Buddy's announces plans to take Detroit-style pizza national

by

comment
COURTESY OF BUDDY'S PIZZA
  • Courtesy of Buddy's Pizza
Detroit-style pizza maker Buddy's Pizza announced today that it plans to expand with more locations in Michigan and throughout the Midwest region.

The company invented the Detroit-style pizza at its McNichols and Conant roads location that opened in Detroit in 1946. Detroit-style pies are square, deep dish, and were originally prepared in repurposed blue steel factory trays that were used to store parts. Each pie gets a heavy portion of Wisconsin brick cheese that's melted to its edges, forming a thin ring of caramelized cheese around the focaccia-like crust.



The style began receiving national attention in recent years, and Detroit-style pizzerias opened in Austin, New York City, Pittsburgh, and other big cities.

Buddy's is partnering with New York-based investment firm CapitalSpring to grow the brand.



“This partnership is a significant opportunity for us to introduce Buddy’s iconic pizza, rich culture and community roots to new customers in Detroit and beyond,” said Robert Jacobs, CEO of Buddy’s in a press release. “We are extremely excited for this new chapter and to have found a partner that can not only maintain our commitment to quality food and an exceptional guest experience, but also offer substantial restaurant expertise.”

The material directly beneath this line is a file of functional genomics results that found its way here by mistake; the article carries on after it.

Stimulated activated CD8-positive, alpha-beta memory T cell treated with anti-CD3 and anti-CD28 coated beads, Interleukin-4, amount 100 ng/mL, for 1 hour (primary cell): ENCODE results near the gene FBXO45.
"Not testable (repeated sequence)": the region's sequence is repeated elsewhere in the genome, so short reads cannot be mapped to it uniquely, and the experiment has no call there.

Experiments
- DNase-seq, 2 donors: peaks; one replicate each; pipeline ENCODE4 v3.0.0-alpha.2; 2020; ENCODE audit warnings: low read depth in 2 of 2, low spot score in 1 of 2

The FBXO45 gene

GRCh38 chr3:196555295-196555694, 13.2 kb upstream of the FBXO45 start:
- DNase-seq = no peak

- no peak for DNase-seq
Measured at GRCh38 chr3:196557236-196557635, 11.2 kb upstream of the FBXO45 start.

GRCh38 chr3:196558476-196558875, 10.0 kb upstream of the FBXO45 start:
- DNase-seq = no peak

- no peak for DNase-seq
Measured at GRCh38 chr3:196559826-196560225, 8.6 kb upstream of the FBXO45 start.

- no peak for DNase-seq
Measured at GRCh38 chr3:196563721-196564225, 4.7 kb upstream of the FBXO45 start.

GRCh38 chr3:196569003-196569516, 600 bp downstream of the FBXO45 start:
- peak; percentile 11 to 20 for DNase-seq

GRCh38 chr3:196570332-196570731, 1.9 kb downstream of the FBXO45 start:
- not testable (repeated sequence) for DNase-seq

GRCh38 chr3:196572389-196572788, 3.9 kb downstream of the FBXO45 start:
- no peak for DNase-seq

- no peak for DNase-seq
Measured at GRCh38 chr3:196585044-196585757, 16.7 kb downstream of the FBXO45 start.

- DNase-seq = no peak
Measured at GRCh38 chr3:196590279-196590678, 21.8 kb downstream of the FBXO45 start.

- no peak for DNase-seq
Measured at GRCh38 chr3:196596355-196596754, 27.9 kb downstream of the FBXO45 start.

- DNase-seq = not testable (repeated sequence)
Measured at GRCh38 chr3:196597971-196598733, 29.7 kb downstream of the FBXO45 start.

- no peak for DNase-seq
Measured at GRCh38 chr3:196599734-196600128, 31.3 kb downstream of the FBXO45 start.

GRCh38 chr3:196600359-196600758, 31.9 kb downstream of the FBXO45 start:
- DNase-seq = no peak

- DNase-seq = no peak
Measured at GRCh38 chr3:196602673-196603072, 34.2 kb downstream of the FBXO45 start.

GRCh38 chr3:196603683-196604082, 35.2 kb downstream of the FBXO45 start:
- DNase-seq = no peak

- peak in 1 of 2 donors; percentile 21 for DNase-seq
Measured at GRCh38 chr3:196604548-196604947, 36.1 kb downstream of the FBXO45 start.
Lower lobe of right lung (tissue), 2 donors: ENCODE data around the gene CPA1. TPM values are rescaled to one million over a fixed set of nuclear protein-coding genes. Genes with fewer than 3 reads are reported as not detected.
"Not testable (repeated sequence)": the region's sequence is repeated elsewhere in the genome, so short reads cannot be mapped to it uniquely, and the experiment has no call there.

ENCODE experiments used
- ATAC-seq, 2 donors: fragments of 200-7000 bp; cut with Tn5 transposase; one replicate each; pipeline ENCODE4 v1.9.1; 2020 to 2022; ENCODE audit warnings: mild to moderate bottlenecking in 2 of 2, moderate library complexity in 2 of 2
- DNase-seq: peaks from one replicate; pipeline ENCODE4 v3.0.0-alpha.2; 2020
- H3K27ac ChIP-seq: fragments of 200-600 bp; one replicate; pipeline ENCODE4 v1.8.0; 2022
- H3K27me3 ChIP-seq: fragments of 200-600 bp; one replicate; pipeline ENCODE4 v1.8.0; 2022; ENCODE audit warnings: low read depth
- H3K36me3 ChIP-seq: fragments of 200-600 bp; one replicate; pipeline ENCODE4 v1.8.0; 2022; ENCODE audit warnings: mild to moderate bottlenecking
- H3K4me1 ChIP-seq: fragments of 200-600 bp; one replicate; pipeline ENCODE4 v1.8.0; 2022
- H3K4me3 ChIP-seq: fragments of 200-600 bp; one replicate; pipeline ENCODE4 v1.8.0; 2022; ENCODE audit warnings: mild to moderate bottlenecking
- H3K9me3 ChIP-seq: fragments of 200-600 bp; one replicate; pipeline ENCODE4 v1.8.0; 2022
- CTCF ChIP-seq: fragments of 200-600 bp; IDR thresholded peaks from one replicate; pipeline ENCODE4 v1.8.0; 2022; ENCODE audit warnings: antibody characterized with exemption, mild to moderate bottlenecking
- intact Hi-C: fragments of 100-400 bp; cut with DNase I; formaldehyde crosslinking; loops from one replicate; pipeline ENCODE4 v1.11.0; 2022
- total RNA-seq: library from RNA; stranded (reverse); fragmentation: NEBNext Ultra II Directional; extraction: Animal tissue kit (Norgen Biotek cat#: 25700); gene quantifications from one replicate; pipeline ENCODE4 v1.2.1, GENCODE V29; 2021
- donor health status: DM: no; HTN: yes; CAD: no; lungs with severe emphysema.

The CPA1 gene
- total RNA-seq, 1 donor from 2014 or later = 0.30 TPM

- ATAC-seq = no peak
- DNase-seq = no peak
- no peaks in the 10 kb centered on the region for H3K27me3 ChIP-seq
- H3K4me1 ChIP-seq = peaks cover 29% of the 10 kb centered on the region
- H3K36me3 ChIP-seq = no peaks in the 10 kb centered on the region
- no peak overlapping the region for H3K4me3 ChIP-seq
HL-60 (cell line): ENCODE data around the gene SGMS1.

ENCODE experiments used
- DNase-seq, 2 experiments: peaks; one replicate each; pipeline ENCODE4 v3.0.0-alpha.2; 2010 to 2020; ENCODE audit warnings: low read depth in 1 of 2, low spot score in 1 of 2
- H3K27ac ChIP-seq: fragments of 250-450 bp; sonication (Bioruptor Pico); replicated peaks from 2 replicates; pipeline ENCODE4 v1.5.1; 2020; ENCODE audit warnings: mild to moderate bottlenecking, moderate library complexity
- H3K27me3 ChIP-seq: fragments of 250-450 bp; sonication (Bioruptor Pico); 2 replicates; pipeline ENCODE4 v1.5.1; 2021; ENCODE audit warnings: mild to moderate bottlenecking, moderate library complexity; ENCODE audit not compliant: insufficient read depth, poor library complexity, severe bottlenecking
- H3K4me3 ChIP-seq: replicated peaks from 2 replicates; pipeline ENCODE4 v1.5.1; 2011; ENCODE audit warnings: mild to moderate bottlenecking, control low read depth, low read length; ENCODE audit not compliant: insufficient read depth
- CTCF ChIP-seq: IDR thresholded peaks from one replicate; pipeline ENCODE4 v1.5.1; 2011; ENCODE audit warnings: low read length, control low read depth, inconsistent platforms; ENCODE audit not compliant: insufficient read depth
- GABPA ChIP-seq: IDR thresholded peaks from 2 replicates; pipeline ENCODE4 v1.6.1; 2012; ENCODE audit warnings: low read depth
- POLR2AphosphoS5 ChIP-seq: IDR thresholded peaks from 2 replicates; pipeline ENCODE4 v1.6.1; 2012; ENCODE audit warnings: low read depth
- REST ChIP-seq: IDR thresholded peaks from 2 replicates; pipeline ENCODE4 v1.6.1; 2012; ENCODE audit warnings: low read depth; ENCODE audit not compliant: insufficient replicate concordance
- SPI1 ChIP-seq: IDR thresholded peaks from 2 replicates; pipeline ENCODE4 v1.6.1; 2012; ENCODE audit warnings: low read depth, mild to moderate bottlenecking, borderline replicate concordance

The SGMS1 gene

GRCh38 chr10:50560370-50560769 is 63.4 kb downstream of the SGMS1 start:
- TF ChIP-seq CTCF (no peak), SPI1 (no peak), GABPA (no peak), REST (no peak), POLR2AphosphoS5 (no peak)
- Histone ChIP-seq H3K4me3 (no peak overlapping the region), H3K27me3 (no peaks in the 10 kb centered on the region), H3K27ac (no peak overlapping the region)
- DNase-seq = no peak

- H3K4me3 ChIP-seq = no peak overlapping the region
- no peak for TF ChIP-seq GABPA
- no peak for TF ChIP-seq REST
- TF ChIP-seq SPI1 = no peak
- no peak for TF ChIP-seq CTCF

We welcome readers to submit letters regarding articles and content in Detroit Metro Times. Letters should be a minimum of 150 words, refer to content that has appeared on Detroit Metro Times, and must include the writer's full name, address, and phone number for verification purposes. No attachments will be considered. Writers of letters selected for publication will be notified via email. Letters may be edited and shortened for space.

Email us at letters@metrotimes.com.

Detroit Metro Times works for you, and your support is essential.

Our small but mighty local team works tirelessly to bring you high-quality, uncensored news and cultural coverage of Detroit and beyond.

Unlike many newspapers, ours is free – and we'd like to keep it that way, because we believe, now more than ever, everyone deserves access to accurate, independent coverage of their community.

Whether it's a one-time acknowledgement of this article or an ongoing pledge, your support helps keep Detroit's true free press free.